A football team in Toronto would have the best homefield advantage in sports thanks to frigid temperatures and a rabid fanbase, especially since the Drake curse was just broken by the Raptors. Fargo was also a strong contender because of the cold climate, but the choice seems clear… good luck to the rest of the league traveling north for January playoff games.


The choice: Toronto


Team Name (Uniform Colors)


Mounties (Red/Black/Yellow)

A nickname for the Royal Canadian Mounted Police, “Mounties” could honor those who serve and protect the nation while also being a quality name for an NFL franchise. The colors—which would match the uniforms of the police force—are basically a black-heavy version of what the Chiefs wear.


Polar Bears (White/Light Blue/Black)

The main thing holding Polar Bears back as a name is the similarity to the Chicago Bears’ name, but perhaps it would lead to a rivalry between two cold-weather teams. And unlike the next team name, the logo would definitely be intimidating.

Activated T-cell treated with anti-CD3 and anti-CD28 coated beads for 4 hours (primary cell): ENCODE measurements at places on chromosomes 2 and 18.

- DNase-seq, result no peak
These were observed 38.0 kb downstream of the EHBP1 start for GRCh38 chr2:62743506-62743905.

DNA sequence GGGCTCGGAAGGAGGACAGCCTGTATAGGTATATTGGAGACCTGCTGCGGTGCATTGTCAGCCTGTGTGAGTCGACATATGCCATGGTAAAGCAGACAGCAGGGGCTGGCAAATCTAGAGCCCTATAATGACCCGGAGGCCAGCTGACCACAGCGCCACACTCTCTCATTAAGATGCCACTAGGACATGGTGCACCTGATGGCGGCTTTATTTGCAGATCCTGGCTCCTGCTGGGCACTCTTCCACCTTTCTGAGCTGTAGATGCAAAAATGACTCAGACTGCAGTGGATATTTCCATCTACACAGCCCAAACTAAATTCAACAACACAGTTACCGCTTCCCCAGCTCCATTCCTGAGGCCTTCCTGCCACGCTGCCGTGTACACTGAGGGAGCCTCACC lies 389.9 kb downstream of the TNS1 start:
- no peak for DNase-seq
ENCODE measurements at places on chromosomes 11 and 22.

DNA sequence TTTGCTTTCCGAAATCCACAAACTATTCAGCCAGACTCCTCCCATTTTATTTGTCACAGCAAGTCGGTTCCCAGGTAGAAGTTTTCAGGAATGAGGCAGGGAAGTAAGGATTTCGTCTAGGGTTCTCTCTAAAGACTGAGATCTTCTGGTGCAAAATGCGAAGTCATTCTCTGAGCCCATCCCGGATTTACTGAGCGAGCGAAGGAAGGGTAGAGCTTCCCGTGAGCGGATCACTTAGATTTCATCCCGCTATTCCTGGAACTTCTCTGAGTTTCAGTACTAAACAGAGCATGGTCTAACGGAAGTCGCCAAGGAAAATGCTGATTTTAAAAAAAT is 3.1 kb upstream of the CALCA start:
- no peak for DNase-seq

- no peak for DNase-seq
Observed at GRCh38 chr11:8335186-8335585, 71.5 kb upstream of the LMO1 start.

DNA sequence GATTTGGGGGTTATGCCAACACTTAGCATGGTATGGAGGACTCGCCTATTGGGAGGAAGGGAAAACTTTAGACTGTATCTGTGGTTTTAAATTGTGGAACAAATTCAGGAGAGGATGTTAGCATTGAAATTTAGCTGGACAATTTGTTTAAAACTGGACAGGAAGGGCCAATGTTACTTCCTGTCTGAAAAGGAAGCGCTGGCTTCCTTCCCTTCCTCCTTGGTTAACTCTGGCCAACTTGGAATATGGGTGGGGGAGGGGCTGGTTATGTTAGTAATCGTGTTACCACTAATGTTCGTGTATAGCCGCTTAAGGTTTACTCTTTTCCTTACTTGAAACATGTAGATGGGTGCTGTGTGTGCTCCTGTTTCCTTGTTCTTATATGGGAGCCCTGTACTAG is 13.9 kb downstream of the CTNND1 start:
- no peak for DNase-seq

Puffins (Black/Orange/White)

While Puffins might be a little too cute, the color scheme and uniforms would look great with some orange mixed in, and the whole country could rally around the small bird as a point of national pride.


Snow Owls (White/Black/Yellow)

For a bigger Canadian bird that can match up with the likes of eagles, falcons and ravens in the south, snow owls are majestic creatures with a coat of white that would make for an icy color scheme and uniforms.


Wolves (Black/Grey/White)

When you consider logo, references, stadium sound effects, and history, it doesn’t get any better than Wolves for a team name. The uniform possibilities would be awesome, too, as black and white can be the main options with grey as an alternate.


The choice: Wolves


General Manager


Troy Aikman

NFL teams should be lining up to hire Aikman if/when he decides to leave the broadcast booth for a front office job, and an expansion team would give the Hall of Fame quarterback more input than a normal general manager is afforded. Aikman knows what it takes to build a championship team after leading the Cowboys to three championships in the ‘90s.